I suspect that, over time, the summers will become significantly warmer, but the big changes are occurring in the winter and the shoulder seasons. December, for example, was increasing by over a degree per decade — so, much faster than the mean trends.
Right now, it affects the phenology of the ice. When the ice forms in the fall and when it melts in the spring, those dates are significantly changing. The period of ice cover is shortening dramatically.
ELA research shows that average annual precipitation has increased by 19.1 millimetres per decade since 1970. What impact has that had?
The big story is that we’re seeing more dissolved organic carbon coming off the watersheds in the wetlands and moving into these lakes. Dissolved organic carbon stains the water a tea colour from the acids that are associated with wetlands and these soils.
As more DOC comes into the lake, you lose transparency. That’s when you step into a lake and you can’t see your feet after the first foot or two in the water. That affects things that depend on light to grow, like plants, and those are the base of the food web.
We’ve looked at the whole range of lakes in the region — the clear lakes and the really dark lakes — and asked how it affected the physical properties and the chemical properties. In our darkest lakes, plants can only grow in the top four to five metres, but, in our clearest lakes, they can grow down to 20 metres or more, so you lose three-quarters of your habitat in that range.
We have a study that’s just wrapping up right now. Essentially, what they’re finding is that the changes in dissolved organic matter have a strong impact over primary production, which is plant growth: the base of the food web.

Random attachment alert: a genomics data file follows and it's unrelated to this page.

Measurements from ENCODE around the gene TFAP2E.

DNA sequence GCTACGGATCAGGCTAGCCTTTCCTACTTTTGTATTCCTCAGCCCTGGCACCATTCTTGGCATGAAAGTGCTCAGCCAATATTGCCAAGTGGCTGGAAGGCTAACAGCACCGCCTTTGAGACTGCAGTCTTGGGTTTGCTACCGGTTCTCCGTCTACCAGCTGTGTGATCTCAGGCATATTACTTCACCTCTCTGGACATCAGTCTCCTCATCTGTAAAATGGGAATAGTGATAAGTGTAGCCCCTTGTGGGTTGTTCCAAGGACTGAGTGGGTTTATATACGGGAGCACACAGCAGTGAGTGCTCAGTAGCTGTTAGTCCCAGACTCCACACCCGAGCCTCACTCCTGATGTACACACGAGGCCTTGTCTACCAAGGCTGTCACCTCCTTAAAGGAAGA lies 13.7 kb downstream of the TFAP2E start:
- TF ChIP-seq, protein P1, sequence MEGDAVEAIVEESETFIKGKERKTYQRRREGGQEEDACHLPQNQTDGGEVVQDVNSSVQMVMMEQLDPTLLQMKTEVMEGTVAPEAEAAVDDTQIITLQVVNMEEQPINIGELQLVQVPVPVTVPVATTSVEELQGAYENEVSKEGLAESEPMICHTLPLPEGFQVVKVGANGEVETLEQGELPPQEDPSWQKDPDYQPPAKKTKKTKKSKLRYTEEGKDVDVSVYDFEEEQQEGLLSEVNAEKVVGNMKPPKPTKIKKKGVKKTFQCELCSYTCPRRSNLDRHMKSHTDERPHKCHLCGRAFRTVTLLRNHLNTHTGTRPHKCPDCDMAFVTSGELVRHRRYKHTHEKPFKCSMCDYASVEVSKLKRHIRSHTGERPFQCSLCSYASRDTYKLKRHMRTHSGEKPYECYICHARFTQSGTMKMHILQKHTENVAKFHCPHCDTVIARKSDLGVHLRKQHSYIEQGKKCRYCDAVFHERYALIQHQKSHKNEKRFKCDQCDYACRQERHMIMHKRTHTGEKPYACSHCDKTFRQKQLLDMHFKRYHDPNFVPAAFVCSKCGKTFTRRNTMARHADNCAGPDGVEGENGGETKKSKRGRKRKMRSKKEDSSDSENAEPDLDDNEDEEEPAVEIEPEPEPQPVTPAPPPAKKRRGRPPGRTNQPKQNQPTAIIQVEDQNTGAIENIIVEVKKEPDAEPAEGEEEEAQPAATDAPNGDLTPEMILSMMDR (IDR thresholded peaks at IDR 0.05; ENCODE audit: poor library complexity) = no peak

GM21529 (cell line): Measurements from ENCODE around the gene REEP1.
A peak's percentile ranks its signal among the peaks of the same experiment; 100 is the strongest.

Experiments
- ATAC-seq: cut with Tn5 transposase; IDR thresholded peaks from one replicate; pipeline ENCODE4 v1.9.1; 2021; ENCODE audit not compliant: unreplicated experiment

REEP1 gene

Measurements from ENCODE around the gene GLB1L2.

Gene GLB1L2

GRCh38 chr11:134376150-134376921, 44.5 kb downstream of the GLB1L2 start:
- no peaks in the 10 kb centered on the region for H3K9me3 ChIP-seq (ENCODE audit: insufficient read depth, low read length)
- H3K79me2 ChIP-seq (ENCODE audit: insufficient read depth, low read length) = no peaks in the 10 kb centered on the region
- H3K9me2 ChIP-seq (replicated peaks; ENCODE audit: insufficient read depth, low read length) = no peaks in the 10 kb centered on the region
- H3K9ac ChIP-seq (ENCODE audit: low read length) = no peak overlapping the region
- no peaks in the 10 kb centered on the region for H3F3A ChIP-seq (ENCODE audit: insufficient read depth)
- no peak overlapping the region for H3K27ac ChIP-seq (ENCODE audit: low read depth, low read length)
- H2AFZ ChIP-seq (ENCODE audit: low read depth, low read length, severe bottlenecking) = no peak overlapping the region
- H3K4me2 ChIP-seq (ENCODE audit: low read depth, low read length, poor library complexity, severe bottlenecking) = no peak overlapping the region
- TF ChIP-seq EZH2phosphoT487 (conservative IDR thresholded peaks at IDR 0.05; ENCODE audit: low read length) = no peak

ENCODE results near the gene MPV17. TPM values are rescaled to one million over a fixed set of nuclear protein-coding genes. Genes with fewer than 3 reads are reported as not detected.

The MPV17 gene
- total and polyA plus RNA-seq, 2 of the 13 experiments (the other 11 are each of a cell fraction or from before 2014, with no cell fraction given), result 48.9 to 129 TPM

Climate change is making our watersheds more sensitive to land use, so, as we move into the future, we’re really going to have to think about how we manage and use these watersheds appropriately, because it can lead to these very costly issues around algae blooms. The City of Winnipeg is talking about spending upwards of $1.4 billion on upgrading its north-end sewage-treatment plant. The main purpose is to reduce these algal blooms in lake Winnipeg.
You’ve noticed that lake trout are shrinking in size as their habitat changes. Can you explain why that’s happening?
We think it’s related not to the changes in surface-water temperatures, because, remember, our summer air temperatures haven’t changed very much. But what has changed is that the summer period has gotten longer — what we call the “summer starvation period” for lake trout.